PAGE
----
Those involved in preventing, treating, and supporting recovery for substance use disorders employ a variety of terms to describe the illness and the people it affects. We often hear people using the terms “addiction” and “dependence” interchangeably, but although they may be conceptually related, they are two different things. Another more recent term, “substance use disorder,” is increasingly used to refer to addiction; it is a diagnostic concept and is mostly used in clinical settings. Find below a brief description of, dependence, addiction and substance use disorder.
- Dependence. According to NIDA, a physical dependence can develop in anyone who regularly uses any substance, whether the substance is prescribed or illicit. The body becomes used to the frequent presence of the substance in a person’s system and has to adjust when the person stops using it. Withdrawal symptoms may arise as the body reacts and attempts to re-adjust when the substance no longer is present.
- Addiction. A person is addicted when they cannot control their use of a substance even if they are suffering consequences from their use, such as the loss of a job or relationship. Physical dependence is part of the criteria used to diagnose addiction, but it is not the only factor considered.
- Substance Use Disorder. This term first appeared in the 5th edition of the Diagnostic and Statistical Manual of Mental Disorders (DSM-5), which was published in 2013. The DSM is a common tool used to diagnose a substance abuse problem in treatment programs. The characteristic symptoms associated with substance use disorders can be categorized into 4 major groupings: impaired control, social impairment, risky use, and pharmacological criteria such as tolerance and withdrawal.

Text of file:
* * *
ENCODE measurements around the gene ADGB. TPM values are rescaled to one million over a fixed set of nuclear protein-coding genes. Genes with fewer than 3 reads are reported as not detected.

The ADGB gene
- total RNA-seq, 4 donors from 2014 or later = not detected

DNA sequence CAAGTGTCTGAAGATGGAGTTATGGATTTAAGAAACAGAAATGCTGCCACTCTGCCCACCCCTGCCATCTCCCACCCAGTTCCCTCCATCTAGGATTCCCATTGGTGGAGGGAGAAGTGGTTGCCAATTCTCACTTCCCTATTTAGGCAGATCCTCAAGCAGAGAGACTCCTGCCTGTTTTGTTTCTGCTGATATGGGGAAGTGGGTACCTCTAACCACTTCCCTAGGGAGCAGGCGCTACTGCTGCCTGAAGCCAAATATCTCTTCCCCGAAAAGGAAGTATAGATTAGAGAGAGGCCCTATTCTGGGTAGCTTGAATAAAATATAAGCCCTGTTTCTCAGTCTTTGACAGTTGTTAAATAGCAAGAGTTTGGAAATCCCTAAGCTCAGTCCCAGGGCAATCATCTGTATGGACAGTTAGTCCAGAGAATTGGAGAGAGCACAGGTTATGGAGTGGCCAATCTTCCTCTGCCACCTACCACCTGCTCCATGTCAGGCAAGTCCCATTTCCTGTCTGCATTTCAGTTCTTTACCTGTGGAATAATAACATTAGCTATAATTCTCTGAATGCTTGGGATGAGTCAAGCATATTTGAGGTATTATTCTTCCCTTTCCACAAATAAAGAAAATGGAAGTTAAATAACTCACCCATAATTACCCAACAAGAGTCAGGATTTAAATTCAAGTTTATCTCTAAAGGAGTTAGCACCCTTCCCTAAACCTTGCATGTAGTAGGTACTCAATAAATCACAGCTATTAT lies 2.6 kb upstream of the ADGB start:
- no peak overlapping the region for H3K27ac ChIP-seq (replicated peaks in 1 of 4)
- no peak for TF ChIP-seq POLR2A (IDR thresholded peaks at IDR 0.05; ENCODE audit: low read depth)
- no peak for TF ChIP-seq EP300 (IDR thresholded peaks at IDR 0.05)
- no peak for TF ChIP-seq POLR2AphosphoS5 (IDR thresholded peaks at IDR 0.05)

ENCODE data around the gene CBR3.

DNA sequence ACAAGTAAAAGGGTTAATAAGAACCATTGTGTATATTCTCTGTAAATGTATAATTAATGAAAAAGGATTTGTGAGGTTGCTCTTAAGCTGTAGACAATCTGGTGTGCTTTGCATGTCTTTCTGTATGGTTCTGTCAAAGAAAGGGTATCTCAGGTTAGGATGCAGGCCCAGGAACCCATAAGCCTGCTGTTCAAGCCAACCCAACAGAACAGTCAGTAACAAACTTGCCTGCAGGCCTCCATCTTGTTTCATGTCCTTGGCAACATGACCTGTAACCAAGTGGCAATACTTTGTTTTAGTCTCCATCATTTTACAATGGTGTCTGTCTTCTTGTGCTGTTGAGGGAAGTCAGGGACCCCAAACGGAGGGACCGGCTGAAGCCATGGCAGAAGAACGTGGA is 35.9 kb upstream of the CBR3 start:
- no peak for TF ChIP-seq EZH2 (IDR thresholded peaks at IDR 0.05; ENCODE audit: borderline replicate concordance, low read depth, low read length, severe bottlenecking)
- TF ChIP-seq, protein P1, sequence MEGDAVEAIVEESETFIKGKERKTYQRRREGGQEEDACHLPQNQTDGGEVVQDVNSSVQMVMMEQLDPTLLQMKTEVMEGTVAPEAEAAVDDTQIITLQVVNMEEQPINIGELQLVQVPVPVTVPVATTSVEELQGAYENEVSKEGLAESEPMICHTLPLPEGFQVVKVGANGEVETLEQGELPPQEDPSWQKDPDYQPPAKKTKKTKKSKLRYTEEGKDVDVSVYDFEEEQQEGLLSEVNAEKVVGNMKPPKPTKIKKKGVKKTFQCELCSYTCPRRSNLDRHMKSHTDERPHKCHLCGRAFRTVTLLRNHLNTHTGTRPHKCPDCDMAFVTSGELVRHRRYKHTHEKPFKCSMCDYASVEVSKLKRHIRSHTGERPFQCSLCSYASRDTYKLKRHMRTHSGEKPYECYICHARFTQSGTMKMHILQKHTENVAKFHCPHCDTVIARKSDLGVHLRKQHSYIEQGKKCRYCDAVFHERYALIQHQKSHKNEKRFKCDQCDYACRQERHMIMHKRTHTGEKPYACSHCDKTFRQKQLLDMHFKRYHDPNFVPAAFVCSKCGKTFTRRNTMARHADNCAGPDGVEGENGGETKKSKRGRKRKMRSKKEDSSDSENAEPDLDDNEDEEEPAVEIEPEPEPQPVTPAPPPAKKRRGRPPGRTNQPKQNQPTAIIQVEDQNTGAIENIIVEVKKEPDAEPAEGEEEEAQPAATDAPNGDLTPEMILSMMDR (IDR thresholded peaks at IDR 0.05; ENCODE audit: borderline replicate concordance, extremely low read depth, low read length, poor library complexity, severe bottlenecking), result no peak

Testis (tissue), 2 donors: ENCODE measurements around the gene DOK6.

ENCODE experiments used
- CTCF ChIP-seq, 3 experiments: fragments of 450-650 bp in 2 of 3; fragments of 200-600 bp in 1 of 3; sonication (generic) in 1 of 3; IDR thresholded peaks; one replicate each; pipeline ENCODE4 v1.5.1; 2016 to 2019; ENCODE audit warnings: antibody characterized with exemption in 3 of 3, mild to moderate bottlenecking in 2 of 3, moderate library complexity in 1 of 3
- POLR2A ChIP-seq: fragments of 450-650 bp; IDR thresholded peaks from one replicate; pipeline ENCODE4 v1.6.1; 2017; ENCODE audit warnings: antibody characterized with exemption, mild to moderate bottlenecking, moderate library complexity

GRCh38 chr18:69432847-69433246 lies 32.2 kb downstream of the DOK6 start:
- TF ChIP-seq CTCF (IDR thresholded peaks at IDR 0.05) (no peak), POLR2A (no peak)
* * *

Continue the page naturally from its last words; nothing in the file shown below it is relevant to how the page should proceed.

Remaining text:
If you or someone you love is using drugs or alcohol as an escape from life’s troubles, specialized professional treatment is available, and RECOVERY IS POSSIBLE.
For more information regarding treatment for individuals struggling with addiction and related mental health conditions, contact us at (800) 851-3291. You may also visit our addiction treatment programs’ page for a better insight into our diverse comprehensive therapies.